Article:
By 2015, every ship that operates on Alaska’s southern coast will be required to drastically cut their sulfur emissions. The State has been fighting that policy in court, and this week a federal judge threw out their case.
For years, the international community has been trying to lower the amount of sulfur that ships put into the atmosphere. It’s nasty stuff that causes acid rain and damages human health.
“It causes all sorts of heart and lung diseases. It causes asthma,” said Sarah Burt, an attorney for Earthjustice who worked on the case. “It’s one of the most significant pollutants in poor air quality.”
Back in 2009, the 152 countries that are part of the MARPOL convention — short for “marine pollution” — agreed that Alaska’s coast should be part of a large ocean zone where emissions are tightly regulated. Ships would have to start using expensive low sulfur fuels, or they would have to invest in upgrading their exhaust systems.
That troubled the State of Alaska, which held that the regulations weren’t necessary because Alaska already has good air quality. The State, along with the Resource Development Council, sued the federal government on the grounds that treaty didn’t get proper approval from Congress or the review by the Environmental Protection Agency. They also argued that the new rules could hurt Alaska’s economy by lowering ship traffic and keeping cruises lines away.
The United States District Court didn’t buy it. On Tuesday, Judge Sharon Gleason dismissed the case for lack of jurisdiction. In her decision, she explained that executive decisions made by the Secretary of State are not up for judicial review.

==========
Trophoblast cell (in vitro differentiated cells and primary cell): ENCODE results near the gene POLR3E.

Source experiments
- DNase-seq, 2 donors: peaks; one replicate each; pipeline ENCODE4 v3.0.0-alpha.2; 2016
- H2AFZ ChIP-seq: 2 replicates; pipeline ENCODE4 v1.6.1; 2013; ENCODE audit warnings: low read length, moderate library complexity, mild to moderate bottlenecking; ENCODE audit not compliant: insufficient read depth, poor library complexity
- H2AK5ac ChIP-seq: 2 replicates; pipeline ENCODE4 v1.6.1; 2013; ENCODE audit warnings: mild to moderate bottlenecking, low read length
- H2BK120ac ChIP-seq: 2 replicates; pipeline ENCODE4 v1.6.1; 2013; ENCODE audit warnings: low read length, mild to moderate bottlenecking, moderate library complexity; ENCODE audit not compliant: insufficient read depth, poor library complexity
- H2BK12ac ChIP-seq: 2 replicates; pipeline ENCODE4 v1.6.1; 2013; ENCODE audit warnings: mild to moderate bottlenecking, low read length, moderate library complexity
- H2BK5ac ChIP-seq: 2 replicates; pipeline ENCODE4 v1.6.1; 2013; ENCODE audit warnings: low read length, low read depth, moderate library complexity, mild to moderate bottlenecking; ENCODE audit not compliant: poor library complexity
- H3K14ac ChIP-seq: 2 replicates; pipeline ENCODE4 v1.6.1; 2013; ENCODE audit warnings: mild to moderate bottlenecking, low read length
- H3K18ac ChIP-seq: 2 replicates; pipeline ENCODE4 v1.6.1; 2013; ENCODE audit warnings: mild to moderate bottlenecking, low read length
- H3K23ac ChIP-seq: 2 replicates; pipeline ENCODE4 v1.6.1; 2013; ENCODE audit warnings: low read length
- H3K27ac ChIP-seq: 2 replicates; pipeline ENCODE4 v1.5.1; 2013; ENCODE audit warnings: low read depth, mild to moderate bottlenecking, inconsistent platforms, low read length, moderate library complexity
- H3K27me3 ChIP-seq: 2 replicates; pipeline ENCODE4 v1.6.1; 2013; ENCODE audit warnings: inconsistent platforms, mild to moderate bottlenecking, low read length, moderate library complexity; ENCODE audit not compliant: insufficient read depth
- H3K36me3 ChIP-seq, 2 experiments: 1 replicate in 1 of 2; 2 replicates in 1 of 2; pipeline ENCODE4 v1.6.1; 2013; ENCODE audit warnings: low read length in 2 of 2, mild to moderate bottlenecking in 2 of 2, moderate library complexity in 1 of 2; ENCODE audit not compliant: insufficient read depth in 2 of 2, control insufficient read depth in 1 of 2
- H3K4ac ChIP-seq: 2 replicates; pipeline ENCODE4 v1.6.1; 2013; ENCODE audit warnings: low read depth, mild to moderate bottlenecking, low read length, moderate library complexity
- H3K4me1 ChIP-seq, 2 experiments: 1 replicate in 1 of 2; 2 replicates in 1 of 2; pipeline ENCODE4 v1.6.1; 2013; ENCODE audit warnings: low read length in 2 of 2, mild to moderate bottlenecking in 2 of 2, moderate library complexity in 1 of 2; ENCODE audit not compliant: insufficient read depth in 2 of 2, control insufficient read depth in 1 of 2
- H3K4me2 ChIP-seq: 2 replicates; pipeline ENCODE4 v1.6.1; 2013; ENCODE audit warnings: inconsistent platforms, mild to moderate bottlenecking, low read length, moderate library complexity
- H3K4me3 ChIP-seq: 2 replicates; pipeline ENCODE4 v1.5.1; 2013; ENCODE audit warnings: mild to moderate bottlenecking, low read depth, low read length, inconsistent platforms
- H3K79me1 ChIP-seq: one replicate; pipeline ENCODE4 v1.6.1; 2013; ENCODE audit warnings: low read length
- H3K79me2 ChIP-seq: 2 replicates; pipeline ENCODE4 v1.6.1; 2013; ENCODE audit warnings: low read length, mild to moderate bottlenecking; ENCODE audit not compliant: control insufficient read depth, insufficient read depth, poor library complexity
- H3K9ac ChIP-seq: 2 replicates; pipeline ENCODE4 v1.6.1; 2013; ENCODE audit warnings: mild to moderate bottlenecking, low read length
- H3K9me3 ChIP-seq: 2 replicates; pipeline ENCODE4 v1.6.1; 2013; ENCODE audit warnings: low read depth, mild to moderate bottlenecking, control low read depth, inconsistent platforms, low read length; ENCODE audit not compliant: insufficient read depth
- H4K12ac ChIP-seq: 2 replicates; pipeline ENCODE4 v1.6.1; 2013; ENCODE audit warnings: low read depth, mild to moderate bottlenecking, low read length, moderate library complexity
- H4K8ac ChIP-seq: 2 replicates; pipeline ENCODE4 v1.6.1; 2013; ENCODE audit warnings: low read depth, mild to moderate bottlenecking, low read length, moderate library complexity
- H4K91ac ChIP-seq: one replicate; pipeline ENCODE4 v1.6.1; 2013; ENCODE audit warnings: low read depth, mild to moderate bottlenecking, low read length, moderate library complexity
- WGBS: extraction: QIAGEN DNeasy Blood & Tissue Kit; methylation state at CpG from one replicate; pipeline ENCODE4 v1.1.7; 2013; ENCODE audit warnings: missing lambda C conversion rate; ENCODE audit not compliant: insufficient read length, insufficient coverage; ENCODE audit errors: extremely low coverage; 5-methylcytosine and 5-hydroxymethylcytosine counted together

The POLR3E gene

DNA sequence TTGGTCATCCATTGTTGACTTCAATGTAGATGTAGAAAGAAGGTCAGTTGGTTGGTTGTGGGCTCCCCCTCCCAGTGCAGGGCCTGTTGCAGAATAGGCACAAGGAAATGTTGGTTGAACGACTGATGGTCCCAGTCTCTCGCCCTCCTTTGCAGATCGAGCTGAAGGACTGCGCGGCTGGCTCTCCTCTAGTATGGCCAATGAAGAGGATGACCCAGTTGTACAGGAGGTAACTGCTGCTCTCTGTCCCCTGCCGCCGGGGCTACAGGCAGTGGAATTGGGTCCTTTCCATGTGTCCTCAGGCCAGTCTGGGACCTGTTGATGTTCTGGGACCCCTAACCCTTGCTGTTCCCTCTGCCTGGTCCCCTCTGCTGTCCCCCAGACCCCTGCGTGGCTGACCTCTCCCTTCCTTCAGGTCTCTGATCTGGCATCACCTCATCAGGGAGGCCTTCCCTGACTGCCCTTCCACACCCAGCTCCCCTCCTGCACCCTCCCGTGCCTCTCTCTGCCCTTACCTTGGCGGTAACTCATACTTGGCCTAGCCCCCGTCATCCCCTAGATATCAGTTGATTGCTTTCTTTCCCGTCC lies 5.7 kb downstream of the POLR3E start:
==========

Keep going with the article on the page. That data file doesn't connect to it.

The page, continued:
Burt, who intervened in the case on the side of the federal government, said it’s a matter of protecting America’s international credibility.
“If a court then turned around and said, “Well, actually, no. For whatever reasons, we decide that we don’t want to actually implement the treaty that we have signed,’ it sends mixed messages to the international community and could potentially be very embarrassing for the United States.”
Department of Law attorneys were unavailable to speak to the case, but Gov. Sean Parnell’s office said in a statement they still believe Alaska was improperly included in the “emissions control area.” They may appeal the ruling to the Ninth Circuit Court.
In the meantime, the cruise industry is already preparing for the new standards. Earlier this month, Carnival Cruise Lines announced it plans to outfit 32 of their ships with new air-pollution “scrubbers” as a way of lowering their sulfur output.
- Owners of the dilapidated Bergmann Hotel say they are selling their downtown properties. The historic hotel was shut down in March after being condemned by the city over safety hazards.
- The remains of Kyle Stevens, 31, have been found. Missing after taking off from Russian Mission last week, Stevens’ body was recovered Friday in the Yukon River near the village. The crashed plane was found days earlier.
- Tribal groups from opposite ends of the state have formed an alliance to fight mines they say threaten traditional fisheries.
- The deadline for bids and public comment on a proposed Haines-area timber sale has been extended. The University of Alaska is offering up 400 acres of old growth Sitka spruce and western hemlock on the Chilkat Peninsula.